What's best for Syria's Christians might not be what's best for the rest of Syria.
Compared to Christians in other countries in the Middle East, Christians in Syria have fared well under the protection of President Bashar al-Assad. But many have been threatened and killed by Islamist rebels amid Syria's recent political unrest. Now more than 450,000 Christians have fled their homes during more than two years of war.
Observers are generally united in thinking that an American attack on Syria would lead to increased persecution for Christians in the country, who make up 8 to 10 percent of the population.
As one Lebanese bishop told Al-Monitor, "Hear my words and take notes; the US strike on Syria has no guaranteed results whatsoever, neither on the military level nor on the political level or any other. The only certain and inevitable result is that the launch of the first rocket on Syria by NATO will be the end of Christians in this country. They will either be slaughtered or displaced."
So how should the world's Christians weigh the possible decimation of Syria's Christians? Is it enough to argue against the United States arming the rebels? Is it enough to argue for supporting a regime that has allegedly used chemical weapons to kill tens of thousands?
Geoff Tunnicliffe, head of the World Evangelical Alliance, wrote to the White House and the United Nations that it's at least enough to argue against all U.S. military action. "There is a major consensus amongst the Christian leaders in this region that any military intervention by the United States will have a detrimental effect on the situation, and in particular for Christians in Syria," he said. "Christians have already been threatened in Syria by some of the opposition indicating that a post-regime Syria will be Muslim, and Christians will not be welcome."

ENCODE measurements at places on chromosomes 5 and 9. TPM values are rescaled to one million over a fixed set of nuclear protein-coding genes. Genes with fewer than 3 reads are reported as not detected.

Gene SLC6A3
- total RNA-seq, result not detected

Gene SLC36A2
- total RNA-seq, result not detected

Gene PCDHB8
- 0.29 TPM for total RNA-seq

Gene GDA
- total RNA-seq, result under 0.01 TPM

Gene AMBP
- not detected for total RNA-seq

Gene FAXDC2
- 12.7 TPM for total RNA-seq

Likewise, Eric Metaxas argued in a Breakpoint radio commentary this week that American Christian opposition to intervention is driven by concern for Syrian Christians. He approvingly quoted the Catholic Patriarch of Syria saying that "Salafist fundamentalist armed gangs of thugs … are far more dangerous even than destructive chemical weapons."
Daniel Heimbach, professor of ethics at Southeastern Baptist Theological Seminary, supports this sort of lobbying. "If the White House isn't concerned for a significant minority that we care about, then Christian leaders need to speak up to ensure the government is thinking about them," he said. "It is always appropriate to consider the harm that would be done to a minority, no matter how they are identified. Sometimes the interests of a minority might be against the common good. But I would argue that in this situation, that is not the case."
Indeed, exactly what outcome would benefit the common good is a matter of strong debate among Christian experts outside Syria.
"If America does nothing, it's quite possible that the civil war will spill over into Lebanon and Iraq—not to mention that thousands more will die," said Bryan McGraw, associate professor of politics at Wheaton College. "If we aid the rebels, it seems likely that we'll end up helping people who might be worse than Assad."
But others are more optimistic. Daniel Bell, professor of theology and ethics at Lutheran Theological Southern Seminary and author of Just War as Christian Discipleship, said Western Christians shouldn't presume that Syrian Christians would be wiped out if America performed a military strike. "Is this a confession that the church would and could do nothing to intervene in the face of genocide?" Bell said. Maybe so, he conceded: "The modern church's track record in the face of genocide is not particularly inspiring."